The Safety of Our Children

Parents, please don't take anything for granted...

My daughter attends a charter school in Gilbert, AZ.  This past Tuesday, I received a call from a friend who also has a child attending her school.  She called to tell me that my daughter was crying because her after care bus neglected to pick her up (a separate issue that I've dealt with) and she was upset.  She asked if I wanted her to take my daughter to her after care, since it was right up the street from her home.  I took her up on her offer and we hung up.  I thought about the circumstances for a minute and asked her to give me a call once my daughter had been dropped off and she had a minute to talk so I could ask her exactly what happened...

She approached my daughter when she saw her and asked her what was wrong. She informed her that the bus didn't pick her up.  She then called me.  After she got off of the phone with me, she told one of the outside teachers that she was friends with me and that I said she could take her to after care.  The teacher then told her to go inside to the office and let them know.

POTENTIAL RED FLAG #1: As a teacher of the school, you should escort this person AND my child to the office.  You don't know if this person is telling the truth.  What if she decided to circumvent the office and just take her? I won't even go into the fact that you saw my child crying over to the side and didn't bother to try and find out what was the matter.

My friend took my daughter to the front office, where someone behind the desk was on the phone.  My friend told her the story and the plan and was given a wave of the hand and an "oh, okay" and they were allowed to leave the office.

POTENTIAL RED FLAG #2: You have NO IDEA if this person is telling the truth.  School protocol dictates that you are to check the list of authorized people to pick up my child.  If this person is not on said list (which she is not), you are to call a parent immediately to verify.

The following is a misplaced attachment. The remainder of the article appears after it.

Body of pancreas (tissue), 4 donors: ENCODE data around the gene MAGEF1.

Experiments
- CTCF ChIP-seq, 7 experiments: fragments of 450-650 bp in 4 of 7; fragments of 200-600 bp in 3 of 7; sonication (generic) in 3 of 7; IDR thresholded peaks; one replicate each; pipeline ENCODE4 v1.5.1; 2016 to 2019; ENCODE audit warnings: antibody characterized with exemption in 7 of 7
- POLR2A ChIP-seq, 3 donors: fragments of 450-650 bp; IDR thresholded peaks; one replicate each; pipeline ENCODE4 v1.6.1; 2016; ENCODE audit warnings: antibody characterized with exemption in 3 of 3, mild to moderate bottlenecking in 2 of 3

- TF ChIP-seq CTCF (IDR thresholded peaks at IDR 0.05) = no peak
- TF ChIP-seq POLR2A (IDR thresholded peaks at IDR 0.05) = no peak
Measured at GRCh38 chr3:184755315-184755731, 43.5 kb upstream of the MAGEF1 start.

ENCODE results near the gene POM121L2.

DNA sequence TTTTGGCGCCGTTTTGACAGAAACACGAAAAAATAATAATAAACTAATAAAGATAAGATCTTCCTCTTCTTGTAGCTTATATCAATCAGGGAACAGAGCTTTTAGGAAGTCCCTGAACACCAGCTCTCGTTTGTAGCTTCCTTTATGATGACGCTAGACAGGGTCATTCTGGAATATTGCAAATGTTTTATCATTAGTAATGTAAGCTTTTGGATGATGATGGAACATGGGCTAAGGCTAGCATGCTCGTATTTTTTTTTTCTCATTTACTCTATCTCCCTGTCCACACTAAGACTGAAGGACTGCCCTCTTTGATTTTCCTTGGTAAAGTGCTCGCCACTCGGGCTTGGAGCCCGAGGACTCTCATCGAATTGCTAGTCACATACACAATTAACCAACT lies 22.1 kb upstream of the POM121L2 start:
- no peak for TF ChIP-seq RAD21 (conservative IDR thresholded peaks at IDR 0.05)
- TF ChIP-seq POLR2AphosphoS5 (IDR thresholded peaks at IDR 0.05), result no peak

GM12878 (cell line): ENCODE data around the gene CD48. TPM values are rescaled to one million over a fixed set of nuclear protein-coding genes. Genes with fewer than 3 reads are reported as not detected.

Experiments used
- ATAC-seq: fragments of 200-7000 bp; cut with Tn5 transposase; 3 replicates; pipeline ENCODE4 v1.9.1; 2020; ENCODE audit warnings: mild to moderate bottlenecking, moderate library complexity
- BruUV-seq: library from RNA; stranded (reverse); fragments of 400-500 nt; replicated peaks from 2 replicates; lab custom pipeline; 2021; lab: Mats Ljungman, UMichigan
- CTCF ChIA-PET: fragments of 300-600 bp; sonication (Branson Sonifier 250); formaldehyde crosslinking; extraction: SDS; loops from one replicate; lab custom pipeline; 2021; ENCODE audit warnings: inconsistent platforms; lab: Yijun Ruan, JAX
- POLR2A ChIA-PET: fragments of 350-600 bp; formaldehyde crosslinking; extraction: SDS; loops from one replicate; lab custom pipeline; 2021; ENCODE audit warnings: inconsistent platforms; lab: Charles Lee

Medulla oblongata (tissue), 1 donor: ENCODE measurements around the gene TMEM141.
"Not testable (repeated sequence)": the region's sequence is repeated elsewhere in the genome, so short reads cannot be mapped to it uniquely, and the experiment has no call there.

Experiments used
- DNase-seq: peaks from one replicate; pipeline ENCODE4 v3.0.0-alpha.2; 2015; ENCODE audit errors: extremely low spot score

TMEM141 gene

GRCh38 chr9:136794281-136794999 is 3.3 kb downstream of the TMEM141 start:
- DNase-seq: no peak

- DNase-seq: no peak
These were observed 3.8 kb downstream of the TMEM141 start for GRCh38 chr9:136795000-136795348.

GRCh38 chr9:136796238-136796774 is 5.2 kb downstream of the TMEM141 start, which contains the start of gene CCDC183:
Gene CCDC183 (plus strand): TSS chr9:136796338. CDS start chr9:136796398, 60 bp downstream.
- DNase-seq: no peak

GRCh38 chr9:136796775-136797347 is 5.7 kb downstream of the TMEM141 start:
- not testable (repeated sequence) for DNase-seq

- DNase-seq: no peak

The school let my daughter leave with an unauthorized person and did not bother to check one detail.  MY DAUGHTER IS SEVEN.  There are supposed to be protocols in place to prevent children from being abducted.  I am very fortunate that a friend saw her and called me.  This event could have gone VERY BADLY.

I called the Office Manager and went OFF.  I was told that this is not the way things are supposed to go and was given her apologies.  I also sent an e-mail to the Director of the school and told him to call me IMMEDIATELY.  He also gave his apologies and said that the event should never have happened and that he would have the necessary meetings with staff and teachers to ensure this type of thing never happen again.  I only hope that these meetings actually take place, given the fact that it happened right before a school break and nothing bad happened as a result. It's easy to forget abut something like this right before a holiday.

I teach my daughter stranger danger and we review it before every school outing.  We have also told her that even if she is approached by a friend that she should insist that she be able to call her parents to confirm.  It just goes to show that when a child is stressed they very well may forget what they have been taught.  A friend suggested that we come up with a password system.  If anyone tells our children that they are there to pick them up, they ask them for the password.  If they give the correct password, our children know it's okay to go with them.  If they don't, DO NOT LEAVE WITH THEM and find an adult you can trust to tell them. That sounds like a wonderful idea.

I am so thankful that it was my friend that approached her and not someone who wanted to hurt her.  I hear so many stories about children being abducted and horrible things happening to them.  I know of the dangers, but must admit that I have a bit of a "that won't happen to us" mentality.  That stops now.  You leave your children at school thinking that they are completely safe because they tell you that they are, but then their own safety measures are ignored.

Parents, please make sure the people you trust with your children are following their own rules.  Make sure that your child's safety is their #1 priority.  I would hate for something to happen to any of them.  This was not a "scare" for me because I knew where my child was and with whom, but it could've very easily become my worst nightmare.  Needless to say she was unfazed by the time I picked her up in the evening, but I hugged her a little tighter nonetheless.


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